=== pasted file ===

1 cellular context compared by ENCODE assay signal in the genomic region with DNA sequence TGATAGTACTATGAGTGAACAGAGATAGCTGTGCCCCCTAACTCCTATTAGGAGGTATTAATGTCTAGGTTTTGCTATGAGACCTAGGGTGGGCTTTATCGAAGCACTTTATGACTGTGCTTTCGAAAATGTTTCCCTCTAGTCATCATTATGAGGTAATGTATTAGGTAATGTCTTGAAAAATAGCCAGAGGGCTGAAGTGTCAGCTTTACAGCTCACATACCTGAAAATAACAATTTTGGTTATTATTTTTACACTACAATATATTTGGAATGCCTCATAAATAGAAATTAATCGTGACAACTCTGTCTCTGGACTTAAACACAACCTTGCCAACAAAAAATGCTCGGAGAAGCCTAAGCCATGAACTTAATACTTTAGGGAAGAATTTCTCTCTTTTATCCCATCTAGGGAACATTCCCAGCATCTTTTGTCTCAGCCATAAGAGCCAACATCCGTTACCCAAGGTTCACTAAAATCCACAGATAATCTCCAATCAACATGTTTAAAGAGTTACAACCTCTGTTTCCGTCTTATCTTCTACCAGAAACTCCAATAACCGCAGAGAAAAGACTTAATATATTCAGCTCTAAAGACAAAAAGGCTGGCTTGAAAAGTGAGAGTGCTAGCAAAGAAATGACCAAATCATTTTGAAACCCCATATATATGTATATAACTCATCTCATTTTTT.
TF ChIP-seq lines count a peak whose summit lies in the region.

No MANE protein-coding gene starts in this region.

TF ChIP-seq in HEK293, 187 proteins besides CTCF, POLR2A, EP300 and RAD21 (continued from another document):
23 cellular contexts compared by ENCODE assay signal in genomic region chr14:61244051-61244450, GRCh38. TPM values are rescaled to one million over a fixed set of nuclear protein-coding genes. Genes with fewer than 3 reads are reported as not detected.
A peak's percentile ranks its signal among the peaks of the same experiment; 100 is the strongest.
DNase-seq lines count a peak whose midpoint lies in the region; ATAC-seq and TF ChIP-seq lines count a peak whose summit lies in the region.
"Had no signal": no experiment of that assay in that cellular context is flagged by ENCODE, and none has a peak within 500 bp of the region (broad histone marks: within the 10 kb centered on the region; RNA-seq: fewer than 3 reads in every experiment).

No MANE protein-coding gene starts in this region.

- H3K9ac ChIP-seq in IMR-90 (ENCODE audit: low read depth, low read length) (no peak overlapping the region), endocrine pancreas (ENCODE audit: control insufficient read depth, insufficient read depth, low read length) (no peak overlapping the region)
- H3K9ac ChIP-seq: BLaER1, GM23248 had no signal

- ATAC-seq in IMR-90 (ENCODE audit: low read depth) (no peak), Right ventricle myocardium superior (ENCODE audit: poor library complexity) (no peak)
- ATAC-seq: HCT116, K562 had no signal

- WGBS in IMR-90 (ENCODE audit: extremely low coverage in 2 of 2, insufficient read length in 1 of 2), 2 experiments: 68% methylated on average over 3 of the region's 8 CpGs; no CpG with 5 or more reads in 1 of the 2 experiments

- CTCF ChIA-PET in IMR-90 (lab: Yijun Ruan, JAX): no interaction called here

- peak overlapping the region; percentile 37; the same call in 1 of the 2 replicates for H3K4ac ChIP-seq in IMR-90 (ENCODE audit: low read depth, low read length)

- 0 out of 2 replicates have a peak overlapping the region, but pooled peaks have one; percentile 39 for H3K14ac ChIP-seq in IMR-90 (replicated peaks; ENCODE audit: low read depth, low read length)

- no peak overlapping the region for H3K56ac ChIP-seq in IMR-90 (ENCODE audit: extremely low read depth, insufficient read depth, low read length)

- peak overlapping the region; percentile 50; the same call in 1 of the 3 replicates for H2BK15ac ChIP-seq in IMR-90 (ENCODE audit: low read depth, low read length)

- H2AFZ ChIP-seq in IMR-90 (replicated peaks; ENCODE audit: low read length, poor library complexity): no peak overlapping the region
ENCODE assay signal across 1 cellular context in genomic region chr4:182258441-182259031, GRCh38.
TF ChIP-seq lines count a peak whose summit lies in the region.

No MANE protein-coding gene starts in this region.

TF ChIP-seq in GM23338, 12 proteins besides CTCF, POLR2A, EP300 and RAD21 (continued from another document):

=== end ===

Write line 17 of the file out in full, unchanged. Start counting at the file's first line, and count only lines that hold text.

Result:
- 0 out of 2 replicates have a peak overlapping the region, but pooled peaks have one; percentile 39 for H3K14ac ChIP-seq in IMR-90 (replicated peaks; ENCODE audit: low read depth, low read length)